If you’re a student reading this paper, chances are that you’ve grown up with Liberal-National governments. Politics, in our collective memory, is John Howard making our parents yell at the telly as little kids, Abbott showing us how men really feel about women, Turnbull shackling us to the shittest internet in the world, and Morrison smirking while our Grandparents died of loneliness in aged care. The moments of hope in between were precious, and held onto tightly; a sense of hope we could almost taste in Kevin ‘07, and Gillard promising little girls watching Behind the News in school halls that our whole lives wouldn’t be bound to male classmates’ taunts.
Still, the last time a Liberal wasn’t Prime Minister, we were shopping at Supré and waiting for the next episode of Dance Academy.
We spent our teen years in dilapidated classrooms that desperately needed the Gonski funding they were starved of, sweating through summers that just kept getting hotter. We watched people being abused in offshore detention centres in our name, crying out to be heard but never listened to. As we grew up a little bit more, we had our identities debated on the public stage and voted on by people with no stake in them. Some of us didn’t make it out the other side. When we got to uni, the prices of our degrees were doubled, and police bashed us around for being upset about it. Lots of us didn’t get to or through uni, because heartless Governments have expected students to starve on a youth allowance that sits below the poverty line.
In last week’s edition of this paper, we reminded our readers of what the editors of Honi Soit wrote in 1963: “We’re so well protected we never get a chance to prove that we’re grown up.” But maybe the editors of ‘63 were wrong. Our power is in not being grown up, and we shouldn’t try to prove otherwise. What a privilege, to possess a hopefulness which can only come part in parcel with youth.
A better world is always built by young people who are unashamedly idealistic. On every major social issue, students are always a decade ahead. We have a duty to hold great courage in the aspirationalism of our conviction. Last week’s Honi cover showed an image of Anthony Albanese in 1983, sitting atop the USyd Quadrangle with a megaphone in his hand, protesting for Political Economy to be its own academic discipline (paving the way for many a stupol hack’s education). That photo is well known now, shown to naïve first years as proof of the day that activists made it to the top of the clock tower. The photo’s idealistic passion leaves a little bit of the same feeling with everyone who sees it. Young peoples’ duty to idealism is not just to serve their own society. It’s a duty to the generations who will follow their lead – who will find inspiration in digging through the archives and seeing the shameless conviction of a Prime Minister with a megaphone in their hand.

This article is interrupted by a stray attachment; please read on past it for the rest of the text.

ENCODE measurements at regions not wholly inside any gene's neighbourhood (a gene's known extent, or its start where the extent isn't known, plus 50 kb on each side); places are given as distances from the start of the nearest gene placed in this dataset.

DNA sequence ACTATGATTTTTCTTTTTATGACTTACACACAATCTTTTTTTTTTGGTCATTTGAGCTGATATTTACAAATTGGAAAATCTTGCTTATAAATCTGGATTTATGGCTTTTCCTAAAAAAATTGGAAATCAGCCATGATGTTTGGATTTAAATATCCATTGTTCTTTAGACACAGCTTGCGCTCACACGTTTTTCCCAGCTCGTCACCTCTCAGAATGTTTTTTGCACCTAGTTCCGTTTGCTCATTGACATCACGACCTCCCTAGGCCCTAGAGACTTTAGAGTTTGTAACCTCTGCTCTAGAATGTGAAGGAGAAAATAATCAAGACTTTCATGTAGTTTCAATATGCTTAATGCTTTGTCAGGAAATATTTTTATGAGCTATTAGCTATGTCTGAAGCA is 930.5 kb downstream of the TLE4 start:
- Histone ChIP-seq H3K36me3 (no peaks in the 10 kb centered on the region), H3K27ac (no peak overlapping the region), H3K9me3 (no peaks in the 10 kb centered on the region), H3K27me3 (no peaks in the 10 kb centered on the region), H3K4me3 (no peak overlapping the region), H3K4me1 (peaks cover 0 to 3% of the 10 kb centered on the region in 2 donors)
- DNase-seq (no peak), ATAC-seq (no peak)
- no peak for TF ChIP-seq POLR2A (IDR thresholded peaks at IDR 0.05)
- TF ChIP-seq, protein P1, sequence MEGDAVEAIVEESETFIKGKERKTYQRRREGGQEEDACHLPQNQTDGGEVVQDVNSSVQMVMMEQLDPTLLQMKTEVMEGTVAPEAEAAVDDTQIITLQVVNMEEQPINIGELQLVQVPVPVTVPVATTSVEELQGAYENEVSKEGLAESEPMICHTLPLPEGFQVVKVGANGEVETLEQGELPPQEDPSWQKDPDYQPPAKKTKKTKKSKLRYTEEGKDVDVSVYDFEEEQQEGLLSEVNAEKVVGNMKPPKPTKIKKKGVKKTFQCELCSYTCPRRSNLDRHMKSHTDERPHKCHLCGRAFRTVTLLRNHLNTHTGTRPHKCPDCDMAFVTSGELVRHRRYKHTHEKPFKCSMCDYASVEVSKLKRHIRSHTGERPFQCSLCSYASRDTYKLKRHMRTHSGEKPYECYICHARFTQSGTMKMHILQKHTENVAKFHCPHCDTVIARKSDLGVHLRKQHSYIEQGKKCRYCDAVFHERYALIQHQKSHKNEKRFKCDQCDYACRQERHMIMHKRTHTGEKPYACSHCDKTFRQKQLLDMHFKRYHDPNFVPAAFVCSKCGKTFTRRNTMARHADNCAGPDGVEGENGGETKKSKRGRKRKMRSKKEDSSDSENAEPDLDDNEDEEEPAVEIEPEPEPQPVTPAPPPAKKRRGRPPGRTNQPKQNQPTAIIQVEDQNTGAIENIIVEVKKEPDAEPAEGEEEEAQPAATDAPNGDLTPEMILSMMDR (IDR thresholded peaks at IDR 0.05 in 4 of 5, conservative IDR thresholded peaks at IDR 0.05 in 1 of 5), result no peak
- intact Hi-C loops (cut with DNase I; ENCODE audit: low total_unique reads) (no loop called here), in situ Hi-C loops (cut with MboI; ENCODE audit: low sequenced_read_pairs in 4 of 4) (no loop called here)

On Saturday we proved our collective power at the ballot box by kicking out the dickheads who have treated people with not a shred of humanity for the last decade. We decided on a new future for the country we want to be. We must use this win to dream of even more.
Since its inception, the pages of Honi have been used to platform the better future that students imagine. In the ‘60s, that meant students writing of a world free of war. In the ‘70s, it was a future where gay people weren’t criminals. In the ‘80s, it was a future where Malcolm “life wasn’t meant to be easy” Fraser wasn’t Prime Minister. In Honi’s 7th edition of 1982, one letter to the editor finished with this:
Thank Goodness that while we struggle to pay for the little luxuries in life such as textbooks, rent and food we can console ourselves in the firm knowledge that “life wasn’t meant to be easy”!
In 30 years time, somebody will stumble across a copy of this paper and read about the future we are collectively imagining. We must show them that we’re bursting at the seams with a hunger for something more.
Together we can build a world free from injustice and oppression, where people aren’t expected to dig themselves out of difficulty – they’re lifted out. A world where collectivism is valued and communities decide their own fates, not out-of-touch governments. Where we celebrate each other’s wins and have each other’s backs. Where life’s a little easier.
What better time to start building it than now.